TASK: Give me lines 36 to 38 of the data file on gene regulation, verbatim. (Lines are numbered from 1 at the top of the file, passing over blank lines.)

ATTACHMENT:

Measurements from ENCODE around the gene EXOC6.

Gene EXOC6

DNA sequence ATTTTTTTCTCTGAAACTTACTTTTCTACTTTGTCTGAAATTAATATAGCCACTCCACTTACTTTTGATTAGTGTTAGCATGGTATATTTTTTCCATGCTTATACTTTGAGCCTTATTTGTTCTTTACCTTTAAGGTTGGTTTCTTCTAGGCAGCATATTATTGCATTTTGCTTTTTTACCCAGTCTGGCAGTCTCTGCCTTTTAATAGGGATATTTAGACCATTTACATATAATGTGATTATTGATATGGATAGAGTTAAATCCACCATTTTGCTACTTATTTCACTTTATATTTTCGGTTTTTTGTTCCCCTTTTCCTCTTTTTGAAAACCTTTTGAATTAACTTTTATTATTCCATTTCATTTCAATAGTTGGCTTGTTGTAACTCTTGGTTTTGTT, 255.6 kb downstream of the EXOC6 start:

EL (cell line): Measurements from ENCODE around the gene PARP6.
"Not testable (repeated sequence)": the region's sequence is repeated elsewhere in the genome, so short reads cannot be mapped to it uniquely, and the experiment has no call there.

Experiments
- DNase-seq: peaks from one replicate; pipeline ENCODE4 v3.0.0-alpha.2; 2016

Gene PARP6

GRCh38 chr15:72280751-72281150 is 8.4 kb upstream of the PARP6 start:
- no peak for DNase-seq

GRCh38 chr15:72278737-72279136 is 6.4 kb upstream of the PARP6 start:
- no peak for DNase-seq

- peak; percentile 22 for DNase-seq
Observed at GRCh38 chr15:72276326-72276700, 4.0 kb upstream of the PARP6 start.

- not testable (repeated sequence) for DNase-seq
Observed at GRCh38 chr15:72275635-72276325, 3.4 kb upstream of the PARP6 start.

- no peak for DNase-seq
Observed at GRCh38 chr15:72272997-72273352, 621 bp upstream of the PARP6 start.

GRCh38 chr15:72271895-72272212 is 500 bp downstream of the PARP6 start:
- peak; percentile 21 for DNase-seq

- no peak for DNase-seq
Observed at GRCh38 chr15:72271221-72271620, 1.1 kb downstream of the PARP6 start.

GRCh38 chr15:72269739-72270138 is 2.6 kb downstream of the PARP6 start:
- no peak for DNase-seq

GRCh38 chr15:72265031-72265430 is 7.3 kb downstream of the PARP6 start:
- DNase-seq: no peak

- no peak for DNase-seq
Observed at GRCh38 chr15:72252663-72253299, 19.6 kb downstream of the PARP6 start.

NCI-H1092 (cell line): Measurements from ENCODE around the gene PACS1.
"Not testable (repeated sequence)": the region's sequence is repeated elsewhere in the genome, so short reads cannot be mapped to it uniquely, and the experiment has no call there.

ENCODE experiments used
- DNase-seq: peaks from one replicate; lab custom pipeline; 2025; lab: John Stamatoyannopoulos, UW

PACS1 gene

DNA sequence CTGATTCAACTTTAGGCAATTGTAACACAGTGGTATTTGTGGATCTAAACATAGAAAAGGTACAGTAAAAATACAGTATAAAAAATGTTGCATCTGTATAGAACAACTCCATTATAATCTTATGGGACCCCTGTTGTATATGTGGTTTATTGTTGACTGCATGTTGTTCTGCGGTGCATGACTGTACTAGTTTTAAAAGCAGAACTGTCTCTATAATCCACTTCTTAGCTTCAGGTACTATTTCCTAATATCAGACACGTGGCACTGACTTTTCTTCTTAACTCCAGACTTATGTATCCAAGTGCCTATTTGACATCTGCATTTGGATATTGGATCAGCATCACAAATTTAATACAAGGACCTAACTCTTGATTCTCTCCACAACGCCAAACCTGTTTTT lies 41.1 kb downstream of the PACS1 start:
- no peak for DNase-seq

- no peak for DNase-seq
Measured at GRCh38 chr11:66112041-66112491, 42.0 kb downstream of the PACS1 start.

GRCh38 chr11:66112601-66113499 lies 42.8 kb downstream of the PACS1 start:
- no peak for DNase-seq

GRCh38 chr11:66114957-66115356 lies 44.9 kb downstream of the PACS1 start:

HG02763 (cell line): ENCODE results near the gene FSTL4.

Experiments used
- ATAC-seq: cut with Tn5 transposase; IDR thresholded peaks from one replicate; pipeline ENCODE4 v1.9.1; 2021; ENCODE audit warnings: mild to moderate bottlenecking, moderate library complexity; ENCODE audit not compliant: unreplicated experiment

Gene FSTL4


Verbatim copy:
- no peak for DNase-seq
Measured at GRCh38 chr11:66112041-66112491, 42.0 kb downstream of the PACS1 start.

GRCh38 chr11:66112601-66113499 lies 42.8 kb downstream of the PACS1 start: